Over at americanrifleman.org, B. Gil Horman provides readers with 3 Arguments In Favor of Back-up Guns. BGH reckons you need a backup gun in case “the first gun goes click instead of bang” or “a primary defensive gun is not accessible.” What’s more, “additional guns can be used to arm other responsible adults.” I can’t argue with his logic – except to say that you can also make a good case for carrying around a back-up pair of underwear. And a spare pair of glasses. And an umbrella. It’s a question of comfort, risk analysis and priorities. Here’s why I don’t carry a back-up gun . . .

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Guns for Beginners: Beware of Beginners!

Veronica Lewis (courtesy masslive.com) (1)

“A woman brought a hammer to a firearms lesson and then tried to kill her instructor by shooting him in the face with a revolver,” the AP reports from her trial. “Lewis fired three shots at [Darryl] Montague, striking him twice in the jaw and once in the abdomen, Chittenden County State’s Attorney T.J. Donovan said. [Veronica Lewis, above] fled, and she gave a false phone number when she was apprehended, he said. Lewis lives in a community therapeutic residence, a state-regulated home that provides short-term treatment to people with problems such as alcoholism, drug abuse or mental illness.” There’s an important lesson here . . .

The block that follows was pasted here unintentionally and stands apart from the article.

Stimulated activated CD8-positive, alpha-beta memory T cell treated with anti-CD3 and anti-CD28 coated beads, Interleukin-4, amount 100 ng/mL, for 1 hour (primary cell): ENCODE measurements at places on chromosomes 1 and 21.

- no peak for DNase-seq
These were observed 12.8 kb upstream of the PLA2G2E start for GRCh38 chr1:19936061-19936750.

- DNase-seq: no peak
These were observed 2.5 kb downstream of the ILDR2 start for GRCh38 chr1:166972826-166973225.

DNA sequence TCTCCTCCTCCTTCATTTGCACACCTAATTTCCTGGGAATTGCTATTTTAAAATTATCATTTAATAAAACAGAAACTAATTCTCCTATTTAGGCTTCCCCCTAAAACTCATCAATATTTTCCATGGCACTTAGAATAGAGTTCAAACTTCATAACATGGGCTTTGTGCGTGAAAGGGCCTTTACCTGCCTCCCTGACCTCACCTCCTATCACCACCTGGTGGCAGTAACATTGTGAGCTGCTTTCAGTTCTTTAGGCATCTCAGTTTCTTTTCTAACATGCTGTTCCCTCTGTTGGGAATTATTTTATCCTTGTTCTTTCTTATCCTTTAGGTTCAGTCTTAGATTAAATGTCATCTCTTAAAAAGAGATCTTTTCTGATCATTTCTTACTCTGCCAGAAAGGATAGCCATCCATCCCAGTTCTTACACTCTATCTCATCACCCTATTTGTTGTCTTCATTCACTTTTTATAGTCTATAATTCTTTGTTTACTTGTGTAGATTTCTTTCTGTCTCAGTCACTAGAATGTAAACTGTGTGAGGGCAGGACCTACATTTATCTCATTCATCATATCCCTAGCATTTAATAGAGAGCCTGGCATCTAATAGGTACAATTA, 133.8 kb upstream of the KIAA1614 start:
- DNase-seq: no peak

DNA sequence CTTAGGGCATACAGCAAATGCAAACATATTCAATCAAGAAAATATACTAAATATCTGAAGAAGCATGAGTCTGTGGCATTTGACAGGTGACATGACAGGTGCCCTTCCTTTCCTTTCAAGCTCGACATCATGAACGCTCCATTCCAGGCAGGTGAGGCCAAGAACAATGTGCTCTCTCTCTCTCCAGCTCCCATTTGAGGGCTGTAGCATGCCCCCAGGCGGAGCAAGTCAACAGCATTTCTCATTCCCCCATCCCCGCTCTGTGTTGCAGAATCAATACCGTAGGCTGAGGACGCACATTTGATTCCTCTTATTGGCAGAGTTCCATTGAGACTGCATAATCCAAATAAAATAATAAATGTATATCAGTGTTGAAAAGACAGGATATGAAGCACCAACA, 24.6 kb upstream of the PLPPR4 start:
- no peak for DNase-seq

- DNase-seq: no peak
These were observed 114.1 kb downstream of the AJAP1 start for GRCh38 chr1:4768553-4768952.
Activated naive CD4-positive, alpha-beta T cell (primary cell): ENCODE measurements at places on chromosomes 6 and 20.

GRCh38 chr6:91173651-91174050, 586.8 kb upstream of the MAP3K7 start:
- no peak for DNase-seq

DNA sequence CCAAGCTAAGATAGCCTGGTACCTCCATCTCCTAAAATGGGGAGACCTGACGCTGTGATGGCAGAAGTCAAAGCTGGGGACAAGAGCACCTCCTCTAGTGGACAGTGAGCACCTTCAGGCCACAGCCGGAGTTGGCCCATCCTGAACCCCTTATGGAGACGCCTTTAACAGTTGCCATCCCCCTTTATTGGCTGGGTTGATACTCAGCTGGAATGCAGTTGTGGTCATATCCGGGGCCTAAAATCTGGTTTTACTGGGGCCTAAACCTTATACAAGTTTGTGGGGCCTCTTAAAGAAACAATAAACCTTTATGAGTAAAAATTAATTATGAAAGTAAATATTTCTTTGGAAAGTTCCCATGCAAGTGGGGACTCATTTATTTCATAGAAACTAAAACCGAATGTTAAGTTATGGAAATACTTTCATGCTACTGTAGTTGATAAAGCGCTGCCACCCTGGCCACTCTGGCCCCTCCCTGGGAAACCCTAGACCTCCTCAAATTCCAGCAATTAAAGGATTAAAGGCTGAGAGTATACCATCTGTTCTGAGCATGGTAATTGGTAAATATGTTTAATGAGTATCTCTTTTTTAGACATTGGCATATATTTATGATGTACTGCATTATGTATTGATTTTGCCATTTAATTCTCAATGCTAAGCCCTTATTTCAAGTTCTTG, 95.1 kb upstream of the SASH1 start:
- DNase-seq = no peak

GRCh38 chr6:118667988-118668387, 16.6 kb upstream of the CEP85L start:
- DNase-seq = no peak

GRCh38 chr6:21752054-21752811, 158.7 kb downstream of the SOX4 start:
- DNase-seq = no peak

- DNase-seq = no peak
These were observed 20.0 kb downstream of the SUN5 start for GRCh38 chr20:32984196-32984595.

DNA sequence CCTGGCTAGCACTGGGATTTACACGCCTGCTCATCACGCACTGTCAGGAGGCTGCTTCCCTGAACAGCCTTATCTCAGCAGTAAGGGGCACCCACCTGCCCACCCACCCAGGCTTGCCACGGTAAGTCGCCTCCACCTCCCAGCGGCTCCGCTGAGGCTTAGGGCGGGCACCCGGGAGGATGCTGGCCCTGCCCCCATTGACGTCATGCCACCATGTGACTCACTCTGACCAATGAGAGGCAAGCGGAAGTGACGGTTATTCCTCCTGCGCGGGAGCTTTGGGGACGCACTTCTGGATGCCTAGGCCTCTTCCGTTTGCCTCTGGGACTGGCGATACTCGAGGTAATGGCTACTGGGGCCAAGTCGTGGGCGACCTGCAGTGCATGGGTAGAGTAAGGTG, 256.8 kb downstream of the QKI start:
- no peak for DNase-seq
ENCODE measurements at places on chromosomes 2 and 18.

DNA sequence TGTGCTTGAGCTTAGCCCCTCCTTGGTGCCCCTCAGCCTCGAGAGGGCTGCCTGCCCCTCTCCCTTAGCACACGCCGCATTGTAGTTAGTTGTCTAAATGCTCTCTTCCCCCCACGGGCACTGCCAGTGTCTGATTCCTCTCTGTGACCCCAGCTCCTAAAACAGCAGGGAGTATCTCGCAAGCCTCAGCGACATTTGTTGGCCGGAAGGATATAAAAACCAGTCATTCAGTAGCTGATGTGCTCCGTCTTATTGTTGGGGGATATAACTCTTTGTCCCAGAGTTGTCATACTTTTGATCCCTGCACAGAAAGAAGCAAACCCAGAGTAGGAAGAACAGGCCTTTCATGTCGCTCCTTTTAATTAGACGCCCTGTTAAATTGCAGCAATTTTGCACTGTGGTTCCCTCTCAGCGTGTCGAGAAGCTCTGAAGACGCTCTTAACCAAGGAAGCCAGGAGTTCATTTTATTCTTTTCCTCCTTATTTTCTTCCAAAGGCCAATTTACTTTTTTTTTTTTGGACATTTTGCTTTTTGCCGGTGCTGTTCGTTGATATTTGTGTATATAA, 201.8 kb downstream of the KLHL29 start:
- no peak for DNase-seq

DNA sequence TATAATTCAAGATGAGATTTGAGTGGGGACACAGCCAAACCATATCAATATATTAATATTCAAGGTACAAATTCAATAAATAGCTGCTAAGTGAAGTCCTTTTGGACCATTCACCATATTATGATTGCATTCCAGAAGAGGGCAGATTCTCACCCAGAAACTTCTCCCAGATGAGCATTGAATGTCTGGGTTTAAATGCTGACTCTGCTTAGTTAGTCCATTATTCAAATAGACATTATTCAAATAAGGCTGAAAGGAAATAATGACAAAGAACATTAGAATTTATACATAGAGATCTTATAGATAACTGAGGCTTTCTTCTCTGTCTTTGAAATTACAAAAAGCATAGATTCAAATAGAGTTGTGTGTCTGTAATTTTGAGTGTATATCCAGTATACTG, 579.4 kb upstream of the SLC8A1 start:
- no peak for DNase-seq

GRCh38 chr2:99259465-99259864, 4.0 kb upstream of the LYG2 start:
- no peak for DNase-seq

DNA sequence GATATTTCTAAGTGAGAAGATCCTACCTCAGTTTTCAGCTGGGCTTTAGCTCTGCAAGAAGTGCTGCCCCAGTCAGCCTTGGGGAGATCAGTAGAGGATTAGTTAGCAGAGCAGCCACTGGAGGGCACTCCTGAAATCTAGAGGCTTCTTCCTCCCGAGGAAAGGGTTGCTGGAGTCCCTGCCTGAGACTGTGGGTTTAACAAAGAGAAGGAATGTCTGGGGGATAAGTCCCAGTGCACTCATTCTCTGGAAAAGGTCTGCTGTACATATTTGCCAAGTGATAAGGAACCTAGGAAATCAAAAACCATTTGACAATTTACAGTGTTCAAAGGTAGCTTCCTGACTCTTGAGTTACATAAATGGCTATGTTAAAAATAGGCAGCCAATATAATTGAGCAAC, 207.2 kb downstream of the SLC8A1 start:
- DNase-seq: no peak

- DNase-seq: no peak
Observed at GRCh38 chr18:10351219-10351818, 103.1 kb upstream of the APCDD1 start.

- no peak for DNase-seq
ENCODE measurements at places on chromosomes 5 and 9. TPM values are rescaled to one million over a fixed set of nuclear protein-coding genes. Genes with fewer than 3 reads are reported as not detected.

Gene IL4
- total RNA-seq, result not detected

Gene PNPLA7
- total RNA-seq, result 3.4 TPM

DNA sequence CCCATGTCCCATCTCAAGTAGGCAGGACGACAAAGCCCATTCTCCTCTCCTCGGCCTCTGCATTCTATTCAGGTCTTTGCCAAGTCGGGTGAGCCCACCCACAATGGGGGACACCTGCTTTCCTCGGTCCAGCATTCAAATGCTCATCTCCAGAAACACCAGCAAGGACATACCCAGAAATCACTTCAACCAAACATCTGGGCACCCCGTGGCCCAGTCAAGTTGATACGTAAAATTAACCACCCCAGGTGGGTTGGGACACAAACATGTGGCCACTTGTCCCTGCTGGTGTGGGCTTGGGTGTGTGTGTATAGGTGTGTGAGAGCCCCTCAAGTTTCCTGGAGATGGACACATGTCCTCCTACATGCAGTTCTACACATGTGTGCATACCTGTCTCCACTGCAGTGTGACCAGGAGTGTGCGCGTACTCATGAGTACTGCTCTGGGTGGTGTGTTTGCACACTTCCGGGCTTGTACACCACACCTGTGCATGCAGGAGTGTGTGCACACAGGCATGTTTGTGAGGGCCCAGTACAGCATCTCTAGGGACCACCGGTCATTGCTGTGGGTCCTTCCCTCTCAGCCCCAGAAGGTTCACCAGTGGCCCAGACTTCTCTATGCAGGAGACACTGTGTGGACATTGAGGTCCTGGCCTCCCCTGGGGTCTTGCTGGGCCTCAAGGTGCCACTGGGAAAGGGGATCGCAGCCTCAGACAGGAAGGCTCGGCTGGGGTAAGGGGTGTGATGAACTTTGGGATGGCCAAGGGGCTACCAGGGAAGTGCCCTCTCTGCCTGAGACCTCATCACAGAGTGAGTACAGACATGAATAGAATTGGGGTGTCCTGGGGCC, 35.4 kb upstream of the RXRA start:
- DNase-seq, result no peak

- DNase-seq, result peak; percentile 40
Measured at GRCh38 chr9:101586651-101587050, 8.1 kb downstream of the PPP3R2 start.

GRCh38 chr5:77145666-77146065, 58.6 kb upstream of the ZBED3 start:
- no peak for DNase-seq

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Guns for Beginners: NEVER Shoot to Kill

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The correct expression is “shoot to stop the threat.” That’s what you’re trying to do when you perforate a perp. You are NOT trying to commit homicide, however justifiable that goal may be. Even if you’re aiming at the bad guy’s head or shooting him or her point-blank. You are shooting to stop the threat. To make a violent attacker – or potential violent attacker – cease and desist. And you’re only doing so when you or other innocent life face an imminent threat of death or grievous bodily injury. If you use the word “kill” in a firearms-related comment on the Internet, to friends or acquaintances with loose lips or, God forbid, to the police, you are . . .